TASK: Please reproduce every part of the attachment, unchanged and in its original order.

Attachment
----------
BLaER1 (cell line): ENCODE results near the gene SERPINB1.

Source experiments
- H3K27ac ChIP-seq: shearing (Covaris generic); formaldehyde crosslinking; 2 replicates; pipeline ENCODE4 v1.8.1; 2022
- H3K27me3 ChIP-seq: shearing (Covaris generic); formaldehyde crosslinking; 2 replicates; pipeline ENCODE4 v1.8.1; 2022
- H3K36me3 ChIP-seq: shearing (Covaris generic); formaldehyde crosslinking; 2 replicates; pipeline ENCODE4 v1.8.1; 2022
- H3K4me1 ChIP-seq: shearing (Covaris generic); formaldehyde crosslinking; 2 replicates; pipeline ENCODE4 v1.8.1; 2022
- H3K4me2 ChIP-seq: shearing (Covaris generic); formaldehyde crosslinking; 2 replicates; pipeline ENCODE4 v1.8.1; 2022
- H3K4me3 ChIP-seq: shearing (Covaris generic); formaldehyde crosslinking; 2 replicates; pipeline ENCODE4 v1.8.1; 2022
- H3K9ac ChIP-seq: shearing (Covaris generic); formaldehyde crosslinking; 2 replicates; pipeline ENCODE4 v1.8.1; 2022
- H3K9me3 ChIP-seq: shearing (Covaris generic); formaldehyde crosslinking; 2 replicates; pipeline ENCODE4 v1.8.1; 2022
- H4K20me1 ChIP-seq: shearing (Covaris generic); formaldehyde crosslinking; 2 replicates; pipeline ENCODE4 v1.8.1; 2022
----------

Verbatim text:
BLaER1 (cell line): ENCODE results near the gene SERPINB1.

Source experiments
- H3K27ac ChIP-seq: shearing (Covaris generic); formaldehyde crosslinking; 2 replicates; pipeline ENCODE4 v1.8.1; 2022
- H3K27me3 ChIP-seq: shearing (Covaris generic); formaldehyde crosslinking; 2 replicates; pipeline ENCODE4 v1.8.1; 2022
- H3K36me3 ChIP-seq: shearing (Covaris generic); formaldehyde crosslinking; 2 replicates; pipeline ENCODE4 v1.8.1; 2022
- H3K4me1 ChIP-seq: shearing (Covaris generic); formaldehyde crosslinking; 2 replicates; pipeline ENCODE4 v1.8.1; 2022
- H3K4me2 ChIP-seq: shearing (Covaris generic); formaldehyde crosslinking; 2 replicates; pipeline ENCODE4 v1.8.1; 2022
- H3K4me3 ChIP-seq: shearing (Covaris generic); formaldehyde crosslinking; 2 replicates; pipeline ENCODE4 v1.8.1; 2022
- H3K9ac ChIP-seq: shearing (Covaris generic); formaldehyde crosslinking; 2 replicates; pipeline ENCODE4 v1.8.1; 2022
- H3K9me3 ChIP-seq: shearing (Covaris generic); formaldehyde crosslinking; 2 replicates; pipeline ENCODE4 v1.8.1; 2022
- H4K20me1 ChIP-seq: shearing (Covaris generic); formaldehyde crosslinking; 2 replicates; pipeline ENCODE4 v1.8.1; 2022